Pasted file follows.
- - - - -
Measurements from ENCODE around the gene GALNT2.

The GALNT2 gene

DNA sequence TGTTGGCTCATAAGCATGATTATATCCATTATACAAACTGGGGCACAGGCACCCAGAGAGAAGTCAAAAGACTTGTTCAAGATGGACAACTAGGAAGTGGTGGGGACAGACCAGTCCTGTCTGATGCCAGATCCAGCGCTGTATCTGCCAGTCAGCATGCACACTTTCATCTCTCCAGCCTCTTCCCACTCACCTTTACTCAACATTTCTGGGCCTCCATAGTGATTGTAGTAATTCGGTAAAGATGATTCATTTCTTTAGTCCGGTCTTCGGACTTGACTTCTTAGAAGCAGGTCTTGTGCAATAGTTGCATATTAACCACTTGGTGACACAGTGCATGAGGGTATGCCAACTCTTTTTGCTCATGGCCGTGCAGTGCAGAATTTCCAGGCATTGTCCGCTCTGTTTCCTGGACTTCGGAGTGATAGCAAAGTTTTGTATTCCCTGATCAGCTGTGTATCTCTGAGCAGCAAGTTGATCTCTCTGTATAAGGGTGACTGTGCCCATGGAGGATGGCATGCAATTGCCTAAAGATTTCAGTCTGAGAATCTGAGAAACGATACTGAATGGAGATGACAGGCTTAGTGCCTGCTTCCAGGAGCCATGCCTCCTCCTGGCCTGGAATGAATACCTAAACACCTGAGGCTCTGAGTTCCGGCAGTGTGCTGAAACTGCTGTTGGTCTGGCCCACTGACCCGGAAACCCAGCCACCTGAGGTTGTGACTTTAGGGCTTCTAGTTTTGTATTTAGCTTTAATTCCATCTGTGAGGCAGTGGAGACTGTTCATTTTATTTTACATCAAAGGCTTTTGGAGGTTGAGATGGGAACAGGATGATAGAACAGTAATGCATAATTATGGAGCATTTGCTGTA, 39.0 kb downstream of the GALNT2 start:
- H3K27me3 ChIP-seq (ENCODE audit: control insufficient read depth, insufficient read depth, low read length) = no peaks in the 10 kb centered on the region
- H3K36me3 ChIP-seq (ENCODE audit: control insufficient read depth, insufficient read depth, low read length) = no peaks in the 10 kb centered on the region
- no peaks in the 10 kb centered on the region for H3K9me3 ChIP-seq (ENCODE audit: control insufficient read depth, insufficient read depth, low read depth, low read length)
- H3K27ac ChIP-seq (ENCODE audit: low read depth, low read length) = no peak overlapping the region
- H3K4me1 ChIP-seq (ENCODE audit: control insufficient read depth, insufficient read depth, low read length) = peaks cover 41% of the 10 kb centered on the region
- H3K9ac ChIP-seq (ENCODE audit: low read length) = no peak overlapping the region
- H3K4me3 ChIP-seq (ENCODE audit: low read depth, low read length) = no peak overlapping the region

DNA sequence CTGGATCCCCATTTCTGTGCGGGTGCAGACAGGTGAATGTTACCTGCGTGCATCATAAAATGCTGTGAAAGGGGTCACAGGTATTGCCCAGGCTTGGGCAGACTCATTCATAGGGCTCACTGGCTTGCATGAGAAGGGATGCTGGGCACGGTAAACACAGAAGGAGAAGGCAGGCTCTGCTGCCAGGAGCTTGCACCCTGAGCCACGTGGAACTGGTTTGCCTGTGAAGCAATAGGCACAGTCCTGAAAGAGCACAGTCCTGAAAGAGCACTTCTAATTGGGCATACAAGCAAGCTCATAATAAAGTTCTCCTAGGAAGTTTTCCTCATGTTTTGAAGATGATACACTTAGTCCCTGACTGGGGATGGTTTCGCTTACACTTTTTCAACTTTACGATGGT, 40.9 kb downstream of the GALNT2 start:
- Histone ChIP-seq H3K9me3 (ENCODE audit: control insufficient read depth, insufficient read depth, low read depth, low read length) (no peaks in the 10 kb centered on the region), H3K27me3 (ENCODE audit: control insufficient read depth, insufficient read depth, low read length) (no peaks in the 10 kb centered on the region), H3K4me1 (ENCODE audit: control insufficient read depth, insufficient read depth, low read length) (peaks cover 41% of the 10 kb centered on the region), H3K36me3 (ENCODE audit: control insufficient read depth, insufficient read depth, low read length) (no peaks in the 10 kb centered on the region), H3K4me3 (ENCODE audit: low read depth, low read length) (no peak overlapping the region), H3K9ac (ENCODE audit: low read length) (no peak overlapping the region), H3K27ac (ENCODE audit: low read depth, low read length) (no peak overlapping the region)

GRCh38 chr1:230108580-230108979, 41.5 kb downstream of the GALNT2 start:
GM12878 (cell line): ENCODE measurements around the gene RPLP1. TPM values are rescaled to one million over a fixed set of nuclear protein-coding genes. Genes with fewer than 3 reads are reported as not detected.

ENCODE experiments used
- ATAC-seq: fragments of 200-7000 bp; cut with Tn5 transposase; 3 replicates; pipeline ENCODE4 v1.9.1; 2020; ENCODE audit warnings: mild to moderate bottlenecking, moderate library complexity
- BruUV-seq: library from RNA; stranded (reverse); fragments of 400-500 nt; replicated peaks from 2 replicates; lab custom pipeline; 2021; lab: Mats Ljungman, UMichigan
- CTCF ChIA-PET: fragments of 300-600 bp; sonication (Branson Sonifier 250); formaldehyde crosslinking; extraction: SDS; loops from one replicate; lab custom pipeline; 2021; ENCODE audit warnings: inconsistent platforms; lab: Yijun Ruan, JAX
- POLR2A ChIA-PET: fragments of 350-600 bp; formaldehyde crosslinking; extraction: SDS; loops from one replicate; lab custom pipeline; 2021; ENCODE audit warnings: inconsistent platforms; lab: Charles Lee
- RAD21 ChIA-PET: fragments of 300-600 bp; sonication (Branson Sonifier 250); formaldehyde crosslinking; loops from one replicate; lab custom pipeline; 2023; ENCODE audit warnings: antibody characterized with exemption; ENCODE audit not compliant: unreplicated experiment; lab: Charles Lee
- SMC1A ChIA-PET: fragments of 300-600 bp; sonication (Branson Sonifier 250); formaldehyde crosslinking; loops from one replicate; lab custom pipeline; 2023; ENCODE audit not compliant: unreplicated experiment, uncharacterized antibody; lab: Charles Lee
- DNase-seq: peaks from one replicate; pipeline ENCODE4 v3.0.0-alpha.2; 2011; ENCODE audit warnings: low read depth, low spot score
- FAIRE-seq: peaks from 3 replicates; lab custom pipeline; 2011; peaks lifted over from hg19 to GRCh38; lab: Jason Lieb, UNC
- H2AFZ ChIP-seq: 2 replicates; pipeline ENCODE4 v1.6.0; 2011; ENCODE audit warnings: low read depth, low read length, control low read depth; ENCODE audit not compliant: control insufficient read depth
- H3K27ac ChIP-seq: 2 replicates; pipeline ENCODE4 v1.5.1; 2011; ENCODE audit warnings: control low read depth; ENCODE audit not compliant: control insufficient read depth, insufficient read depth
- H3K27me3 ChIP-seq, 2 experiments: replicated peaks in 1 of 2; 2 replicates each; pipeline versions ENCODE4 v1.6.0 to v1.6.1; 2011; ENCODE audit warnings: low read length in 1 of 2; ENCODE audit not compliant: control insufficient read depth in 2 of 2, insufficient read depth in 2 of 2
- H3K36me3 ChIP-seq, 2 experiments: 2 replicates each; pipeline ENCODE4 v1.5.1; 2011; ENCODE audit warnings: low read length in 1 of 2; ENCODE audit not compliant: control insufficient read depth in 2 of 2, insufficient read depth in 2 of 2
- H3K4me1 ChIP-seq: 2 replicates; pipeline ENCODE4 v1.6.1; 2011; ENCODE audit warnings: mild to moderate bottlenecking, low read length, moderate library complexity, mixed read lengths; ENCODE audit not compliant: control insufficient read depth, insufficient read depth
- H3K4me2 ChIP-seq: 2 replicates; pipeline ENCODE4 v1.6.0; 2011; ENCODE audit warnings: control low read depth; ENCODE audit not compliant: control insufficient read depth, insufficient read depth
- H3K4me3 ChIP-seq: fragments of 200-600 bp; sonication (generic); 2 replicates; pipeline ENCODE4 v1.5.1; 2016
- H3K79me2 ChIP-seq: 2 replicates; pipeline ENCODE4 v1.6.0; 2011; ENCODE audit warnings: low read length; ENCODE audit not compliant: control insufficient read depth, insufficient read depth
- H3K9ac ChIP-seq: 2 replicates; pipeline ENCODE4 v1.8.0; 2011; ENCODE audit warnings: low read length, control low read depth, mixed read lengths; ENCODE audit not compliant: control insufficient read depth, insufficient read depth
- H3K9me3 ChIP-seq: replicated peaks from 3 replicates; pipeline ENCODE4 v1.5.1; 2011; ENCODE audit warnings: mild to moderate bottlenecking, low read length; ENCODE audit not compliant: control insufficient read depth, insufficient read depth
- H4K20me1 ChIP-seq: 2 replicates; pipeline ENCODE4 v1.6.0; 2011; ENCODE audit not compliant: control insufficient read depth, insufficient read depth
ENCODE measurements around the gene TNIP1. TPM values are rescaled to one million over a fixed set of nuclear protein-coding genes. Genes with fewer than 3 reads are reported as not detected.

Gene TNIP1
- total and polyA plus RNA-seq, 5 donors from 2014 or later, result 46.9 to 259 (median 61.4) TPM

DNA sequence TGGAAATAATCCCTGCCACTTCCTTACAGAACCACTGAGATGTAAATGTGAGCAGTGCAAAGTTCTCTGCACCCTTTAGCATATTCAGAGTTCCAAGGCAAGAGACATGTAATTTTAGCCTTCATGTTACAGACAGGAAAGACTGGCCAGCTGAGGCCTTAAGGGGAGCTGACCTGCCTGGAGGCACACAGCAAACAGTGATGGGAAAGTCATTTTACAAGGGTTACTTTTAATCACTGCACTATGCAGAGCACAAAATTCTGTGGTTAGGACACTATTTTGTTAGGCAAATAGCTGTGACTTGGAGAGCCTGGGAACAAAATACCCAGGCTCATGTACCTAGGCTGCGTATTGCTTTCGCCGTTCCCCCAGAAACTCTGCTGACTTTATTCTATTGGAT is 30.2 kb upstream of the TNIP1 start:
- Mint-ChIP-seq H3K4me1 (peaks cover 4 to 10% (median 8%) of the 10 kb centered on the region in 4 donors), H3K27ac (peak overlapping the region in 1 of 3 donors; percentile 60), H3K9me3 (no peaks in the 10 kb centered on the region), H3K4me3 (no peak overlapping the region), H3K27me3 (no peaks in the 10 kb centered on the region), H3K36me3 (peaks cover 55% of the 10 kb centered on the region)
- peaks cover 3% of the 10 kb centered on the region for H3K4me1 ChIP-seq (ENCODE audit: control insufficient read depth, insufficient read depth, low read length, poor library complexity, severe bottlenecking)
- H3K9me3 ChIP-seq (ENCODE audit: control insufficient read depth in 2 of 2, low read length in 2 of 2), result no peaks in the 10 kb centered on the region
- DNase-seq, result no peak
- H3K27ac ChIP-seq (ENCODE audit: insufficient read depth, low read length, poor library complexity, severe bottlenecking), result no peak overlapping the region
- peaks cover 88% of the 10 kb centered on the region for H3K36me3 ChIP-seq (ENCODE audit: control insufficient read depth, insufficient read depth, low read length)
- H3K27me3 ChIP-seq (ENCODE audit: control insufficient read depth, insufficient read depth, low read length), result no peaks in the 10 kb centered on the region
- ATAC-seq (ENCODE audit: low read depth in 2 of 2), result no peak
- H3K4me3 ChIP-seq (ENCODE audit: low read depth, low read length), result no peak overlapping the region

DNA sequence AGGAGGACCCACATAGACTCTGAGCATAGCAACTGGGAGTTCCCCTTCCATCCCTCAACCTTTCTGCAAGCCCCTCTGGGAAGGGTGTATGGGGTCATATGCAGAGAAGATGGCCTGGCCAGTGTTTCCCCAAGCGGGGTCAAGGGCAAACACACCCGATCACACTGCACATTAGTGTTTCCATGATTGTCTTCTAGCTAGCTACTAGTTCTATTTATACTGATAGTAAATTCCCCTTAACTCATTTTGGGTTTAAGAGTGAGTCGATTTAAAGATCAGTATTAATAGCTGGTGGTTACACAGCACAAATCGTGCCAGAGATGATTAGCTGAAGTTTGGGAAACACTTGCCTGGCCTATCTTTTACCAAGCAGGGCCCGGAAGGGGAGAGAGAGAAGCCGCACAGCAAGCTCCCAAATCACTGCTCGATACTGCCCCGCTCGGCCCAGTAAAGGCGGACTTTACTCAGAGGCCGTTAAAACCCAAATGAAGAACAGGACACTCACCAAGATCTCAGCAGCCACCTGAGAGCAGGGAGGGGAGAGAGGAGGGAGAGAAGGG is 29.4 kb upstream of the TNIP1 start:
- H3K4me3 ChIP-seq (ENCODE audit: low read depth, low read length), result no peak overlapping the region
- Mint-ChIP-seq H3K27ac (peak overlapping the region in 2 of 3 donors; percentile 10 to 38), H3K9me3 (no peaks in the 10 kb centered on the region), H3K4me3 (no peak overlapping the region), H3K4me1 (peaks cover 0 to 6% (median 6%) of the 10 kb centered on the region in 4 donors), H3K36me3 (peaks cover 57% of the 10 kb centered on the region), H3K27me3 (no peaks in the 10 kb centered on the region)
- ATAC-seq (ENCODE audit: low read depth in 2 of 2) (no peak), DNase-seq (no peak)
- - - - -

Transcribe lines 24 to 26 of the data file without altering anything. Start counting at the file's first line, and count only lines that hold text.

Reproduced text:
- H2AFZ ChIP-seq: 2 replicates; pipeline ENCODE4 v1.6.0; 2011; ENCODE audit warnings: low read depth, low read length, control low read depth; ENCODE audit not compliant: control insufficient read depth
- H3K27ac ChIP-seq: 2 replicates; pipeline ENCODE4 v1.5.1; 2011; ENCODE audit warnings: control low read depth; ENCODE audit not compliant: control insufficient read depth, insufficient read depth
- H3K27me3 ChIP-seq, 2 experiments: replicated peaks in 1 of 2; 2 replicates each; pipeline versions ENCODE4 v1.6.0 to v1.6.1; 2011; ENCODE audit warnings: low read length in 1 of 2; ENCODE audit not compliant: control insufficient read depth in 2 of 2, insufficient read depth in 2 of 2